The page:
Transport Secretary cracks down on drug driving
Grant Shapps cracks down on drug driving
Transport Secretary Grant Shapps has said, "Drink driving is now rightly seen as a social taboo by most of us in this country and we have worked hard to drive down drink-drive-related deaths. However, if we are to make our roads safer still, there is no room to be lax on drug driving, which is why I have launched this call for evidence. It is only right that drug drivers must undergo rehabilitation before getting back behind the wheel, helping protect the public from this hidden problem and stamping out drug driving for good"
Transport & Fleet Managers Warning
All transport and fleet managers need to be aware, of the updates to the Statutory Document 1Good repute & Fitness which was updated on 11th April 2022. It states there is a requirement for the employer or the Transport Manager (TM) to notify the Traffic Commissionaire's (TC) office if any driver has been formally charged for driving under the influence of Drink or Drugs, the timescale to complete this a maximum of 28 days.
Drug driving on the increase
Drug driving is abhorrent and, unfortunately, it is evident that this is on the rise, even among professional drivers. A recent discussion with a consultant who undertakes Drink and Drug testing of drivers of PCVs and HGVs as well as transport operations staff and shop floor staff (warehousing and production), confirms this as his annual figures indicate that 9% of all those tested, test positive for drugs, usually cannabis or cocaine.
It is illegal to drive if either:
- You’re unfit to do so because you’re on legal or illegal drugs
- You have certain levels of illegal drugs in your blood (even if they have not affected your driving)
Legal drugs are prescription or over-the-counter medicines. If you are taking them and not sure if you should drive, talk to your doctor, pharmacist, or healthcare professional.
The transport secretary, Grant Shapps has recently issued a call for evidence to determine whether convicted drug drivers should have to complete a rehabilitation course before resuming driving.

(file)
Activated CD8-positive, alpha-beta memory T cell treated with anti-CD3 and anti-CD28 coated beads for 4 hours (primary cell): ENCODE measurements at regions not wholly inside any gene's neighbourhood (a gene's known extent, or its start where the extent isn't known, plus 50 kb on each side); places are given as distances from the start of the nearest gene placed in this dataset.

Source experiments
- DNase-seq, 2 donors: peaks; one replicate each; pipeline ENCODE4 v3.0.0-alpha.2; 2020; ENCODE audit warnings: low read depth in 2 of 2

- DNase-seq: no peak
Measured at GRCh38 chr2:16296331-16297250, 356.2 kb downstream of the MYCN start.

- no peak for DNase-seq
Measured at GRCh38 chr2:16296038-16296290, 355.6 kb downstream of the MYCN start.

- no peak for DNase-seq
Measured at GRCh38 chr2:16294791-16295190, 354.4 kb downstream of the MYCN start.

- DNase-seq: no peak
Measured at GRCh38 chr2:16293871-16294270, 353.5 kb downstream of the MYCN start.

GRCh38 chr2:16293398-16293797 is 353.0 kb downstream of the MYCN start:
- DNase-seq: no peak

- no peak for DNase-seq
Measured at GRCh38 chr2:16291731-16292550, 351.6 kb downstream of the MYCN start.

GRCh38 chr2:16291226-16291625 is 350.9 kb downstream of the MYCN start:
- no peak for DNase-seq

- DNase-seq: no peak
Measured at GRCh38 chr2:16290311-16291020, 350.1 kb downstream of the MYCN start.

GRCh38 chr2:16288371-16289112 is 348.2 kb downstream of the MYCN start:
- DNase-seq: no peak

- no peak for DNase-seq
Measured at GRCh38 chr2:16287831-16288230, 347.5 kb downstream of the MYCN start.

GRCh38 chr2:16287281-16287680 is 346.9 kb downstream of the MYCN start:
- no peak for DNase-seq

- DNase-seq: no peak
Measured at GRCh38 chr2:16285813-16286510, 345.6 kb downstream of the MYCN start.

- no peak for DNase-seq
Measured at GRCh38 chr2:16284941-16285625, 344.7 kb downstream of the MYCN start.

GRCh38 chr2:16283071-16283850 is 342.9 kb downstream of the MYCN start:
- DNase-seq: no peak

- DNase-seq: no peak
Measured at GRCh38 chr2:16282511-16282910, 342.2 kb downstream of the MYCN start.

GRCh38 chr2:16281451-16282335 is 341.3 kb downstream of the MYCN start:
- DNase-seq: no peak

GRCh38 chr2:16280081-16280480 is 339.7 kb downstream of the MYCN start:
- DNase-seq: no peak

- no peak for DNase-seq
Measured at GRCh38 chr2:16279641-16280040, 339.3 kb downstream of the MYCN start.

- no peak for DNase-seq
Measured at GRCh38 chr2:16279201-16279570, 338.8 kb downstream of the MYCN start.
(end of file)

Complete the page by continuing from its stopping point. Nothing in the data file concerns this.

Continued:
- Proposals require drug drivers to undertake rehabilitation courses before being allowed back behind the wheel
- Reform would bring penalties for drug driving in line with drink-driving
- Call for evidence helps keep high-risk offenders off our roads and looks at how medical cannabis impacts road safety
Drug drivers could be required to undertake rehabilitation courses before being allowed back behind the wheel, under new plans to address this underestimated social problem. The increase in drug-related driving offenses, with over 12,000 drivers convicted in 2019 and a 44% rate of re-offenders, so clearly something is not working.
In 2020, 713 people were seriously injured in drug-driving collisions, up from 499 in 2016, and some police forces are arresting more drug drivers than drinking drivers, so a shift to drugs needs education and awareness. This is why the government is taking action to protect the public and make drug driving as much of a social taboo as drunk driving.
Currently, those convicted of drug driving are handed a driving ban, prison sentence, or fined by the courts, but are not required to complete rehabilitation courses before resuming driving – unlike drunk drivers. In a call for evidence, the government is asking whether drug-drivers should likewise have to undergo rehabilitation, helping better protect the public.
Statistics show that non-attendees to drink-driving rehabilitation courses are over twice as likely to commit a new drink-driving offence within 3 years, so by offering high-risk drug-driving offenders the same support, the government hopes to bring down the number of repeat offenders.
Source: Dept for Transport